A PLEA to government to let Coventry City Council build council houses again has been challenged by a Tory councillor and ex-board member of housing association Whitefriars.
The Coventry Observer last week reported the call from leading Labour councillor Ed Ruane for government permission for councils to borrow to tackle a chronic shortage of homes with the city population rising, including social housing.
Tory councillor David Skinner has now called on Coun Ruane to explain what such a policy would mean for the housing association, and existing agreements between the council and Whitefriars.
In the year 2000, it was agreed to transfer all 20,000 council homes in Coventry to Whitefriars Housing, a non-profit private company, which has elected councillors among its board of directors.
The Conservatives in government now wants to extend tenants’ ‘right to buy’ their council homes to tenants of housing association properties – believing the private housing market with government incentives can better supply affordable housing.
But for many years there has been a local and national chronic shortage of such housing for less well off people and families. Targets for housing supply to keep up with demand have been repeatedly missed amid government changes to the planning system since 2010.
Many in the Labour party, including its potential new leader Jeremy Corbyn, believe the responsibility to build social housing should wrest more with councils.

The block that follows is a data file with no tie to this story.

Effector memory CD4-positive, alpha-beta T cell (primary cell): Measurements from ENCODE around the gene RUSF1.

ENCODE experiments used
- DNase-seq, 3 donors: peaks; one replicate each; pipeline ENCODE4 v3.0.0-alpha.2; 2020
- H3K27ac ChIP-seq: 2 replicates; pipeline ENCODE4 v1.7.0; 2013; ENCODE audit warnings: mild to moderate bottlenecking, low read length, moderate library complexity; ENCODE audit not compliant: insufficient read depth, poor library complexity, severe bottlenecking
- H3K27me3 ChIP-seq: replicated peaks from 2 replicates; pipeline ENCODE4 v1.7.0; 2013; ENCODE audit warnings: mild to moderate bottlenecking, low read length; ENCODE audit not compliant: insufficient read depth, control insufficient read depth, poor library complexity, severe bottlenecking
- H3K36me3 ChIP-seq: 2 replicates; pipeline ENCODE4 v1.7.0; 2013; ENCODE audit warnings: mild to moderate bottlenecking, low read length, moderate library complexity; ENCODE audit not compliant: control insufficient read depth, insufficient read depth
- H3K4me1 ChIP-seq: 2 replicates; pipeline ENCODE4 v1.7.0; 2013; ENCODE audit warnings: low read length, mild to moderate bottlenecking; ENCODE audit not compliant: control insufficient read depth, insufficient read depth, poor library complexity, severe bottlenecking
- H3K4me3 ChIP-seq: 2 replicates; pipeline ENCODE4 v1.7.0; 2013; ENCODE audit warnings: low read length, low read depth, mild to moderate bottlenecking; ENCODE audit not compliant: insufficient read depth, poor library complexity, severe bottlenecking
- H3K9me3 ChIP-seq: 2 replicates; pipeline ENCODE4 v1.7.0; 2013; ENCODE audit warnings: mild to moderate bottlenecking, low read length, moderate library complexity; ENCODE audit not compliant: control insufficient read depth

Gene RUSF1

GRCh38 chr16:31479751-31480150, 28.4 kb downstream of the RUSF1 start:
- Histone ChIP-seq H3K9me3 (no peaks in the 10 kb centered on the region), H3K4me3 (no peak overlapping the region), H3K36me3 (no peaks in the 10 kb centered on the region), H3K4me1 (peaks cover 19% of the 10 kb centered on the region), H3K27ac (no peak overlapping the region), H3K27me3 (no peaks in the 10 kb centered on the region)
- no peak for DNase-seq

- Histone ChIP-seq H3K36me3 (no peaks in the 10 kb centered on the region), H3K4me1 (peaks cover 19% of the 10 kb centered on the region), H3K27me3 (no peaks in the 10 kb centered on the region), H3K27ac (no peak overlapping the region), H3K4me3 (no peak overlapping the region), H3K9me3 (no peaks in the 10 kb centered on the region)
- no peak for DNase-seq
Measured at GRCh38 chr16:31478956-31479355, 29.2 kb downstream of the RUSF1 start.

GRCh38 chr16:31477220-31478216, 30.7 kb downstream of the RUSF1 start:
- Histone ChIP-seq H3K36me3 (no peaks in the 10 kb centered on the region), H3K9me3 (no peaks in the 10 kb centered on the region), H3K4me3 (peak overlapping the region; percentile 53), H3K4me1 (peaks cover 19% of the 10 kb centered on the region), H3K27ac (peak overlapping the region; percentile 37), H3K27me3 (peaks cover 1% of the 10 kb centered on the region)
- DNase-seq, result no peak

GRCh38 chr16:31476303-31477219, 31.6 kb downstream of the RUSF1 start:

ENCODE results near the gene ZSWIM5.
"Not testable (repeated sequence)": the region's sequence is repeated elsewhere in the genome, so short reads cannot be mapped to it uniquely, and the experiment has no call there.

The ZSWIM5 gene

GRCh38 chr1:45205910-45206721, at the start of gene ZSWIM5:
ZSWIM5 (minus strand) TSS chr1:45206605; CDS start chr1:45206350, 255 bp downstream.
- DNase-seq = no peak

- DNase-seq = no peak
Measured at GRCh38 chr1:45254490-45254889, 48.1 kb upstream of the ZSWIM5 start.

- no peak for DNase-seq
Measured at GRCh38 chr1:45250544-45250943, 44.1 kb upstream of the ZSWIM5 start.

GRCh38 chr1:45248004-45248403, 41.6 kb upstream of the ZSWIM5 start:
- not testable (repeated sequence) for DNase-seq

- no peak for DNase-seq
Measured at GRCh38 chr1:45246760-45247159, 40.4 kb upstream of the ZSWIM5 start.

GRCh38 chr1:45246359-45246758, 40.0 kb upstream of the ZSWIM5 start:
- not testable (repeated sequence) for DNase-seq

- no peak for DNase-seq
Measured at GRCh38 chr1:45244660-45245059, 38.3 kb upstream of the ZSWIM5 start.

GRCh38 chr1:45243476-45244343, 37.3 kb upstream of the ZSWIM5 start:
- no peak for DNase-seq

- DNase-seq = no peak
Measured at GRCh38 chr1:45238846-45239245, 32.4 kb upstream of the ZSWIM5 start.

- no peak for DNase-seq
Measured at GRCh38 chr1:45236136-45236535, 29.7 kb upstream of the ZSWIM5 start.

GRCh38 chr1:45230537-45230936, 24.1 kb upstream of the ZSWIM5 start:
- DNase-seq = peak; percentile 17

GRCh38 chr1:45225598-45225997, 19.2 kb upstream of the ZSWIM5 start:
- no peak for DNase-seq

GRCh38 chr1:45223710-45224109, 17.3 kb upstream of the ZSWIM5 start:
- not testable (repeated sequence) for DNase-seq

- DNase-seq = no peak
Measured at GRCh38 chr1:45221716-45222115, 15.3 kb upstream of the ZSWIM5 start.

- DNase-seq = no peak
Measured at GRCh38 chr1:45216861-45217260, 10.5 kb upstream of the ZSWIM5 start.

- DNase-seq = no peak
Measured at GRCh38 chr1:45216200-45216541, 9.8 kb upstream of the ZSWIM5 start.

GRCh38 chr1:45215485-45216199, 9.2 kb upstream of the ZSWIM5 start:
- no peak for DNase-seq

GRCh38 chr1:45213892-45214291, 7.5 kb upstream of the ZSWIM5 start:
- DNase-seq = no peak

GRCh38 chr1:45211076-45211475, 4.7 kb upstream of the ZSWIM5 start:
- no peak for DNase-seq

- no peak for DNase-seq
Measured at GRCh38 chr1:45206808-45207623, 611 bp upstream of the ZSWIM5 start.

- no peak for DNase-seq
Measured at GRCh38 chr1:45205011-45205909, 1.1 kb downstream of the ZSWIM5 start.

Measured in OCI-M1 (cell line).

Labour Coun Ruane has pointed to soaring rents in Coventry’s private housing sector as further evidence that the system is failing. His party pledged during the General Election, under its then leader Ed Miliband, to cap private rents.
Conservative councillor Skinner said: “I’m puzzled by Ed’s comments.
“I feel very strongly that we need more and improved social housing. I’m happy to see more money going into Westwood (Coun Skinner’s ward) and elsewhere to improve the housing stock.
“There is of course the problem of encroachment on green land but, yes, by all means improve social housing.
“The population of the UK, both national and local, is going up and up. We are a first world country, and our social housing stock needs improvement. Whitefriars and other housing associations deserve much credit for their excellent work in this field.
“But is Ed seriously proposing the council should start building again? How does that fit with legal agreements with Whitefriars?”
The proposed West Midlands Combined Authority could from next April have some responsibility for housing and – as a partnership between overwhelmingly Labour-run councils including Coventry – could potentially push a similar council housing agenda.
Prior to 2010 when the Tories ran Coventry City Council, Labour councillors consistently argued the council was borrowing too much.
But, in power, Labour councillors have advocated borrowing to invest, including borrowing against future business rate revenues with a system called Tax Increment Financing suggested last week by Coun Ruane.
Coun Ruane also argued last week he understood concerns such borrowing to build homes would lead to more council and public sector debt.
But he argues the money would be repaid – and a desperate shortage of housing in Coventry would be finally addressed, with 12,000 people currently on the Homefinder ‘waiting list’.
Coventry’s Labour leaders also want to build homes on ten per cent of Greenbelt to aid growth to become a ‘top ten city’.
Prior to 2013, Labour councillors had repeatedly pledged to voters to protect all green land from housebuilding.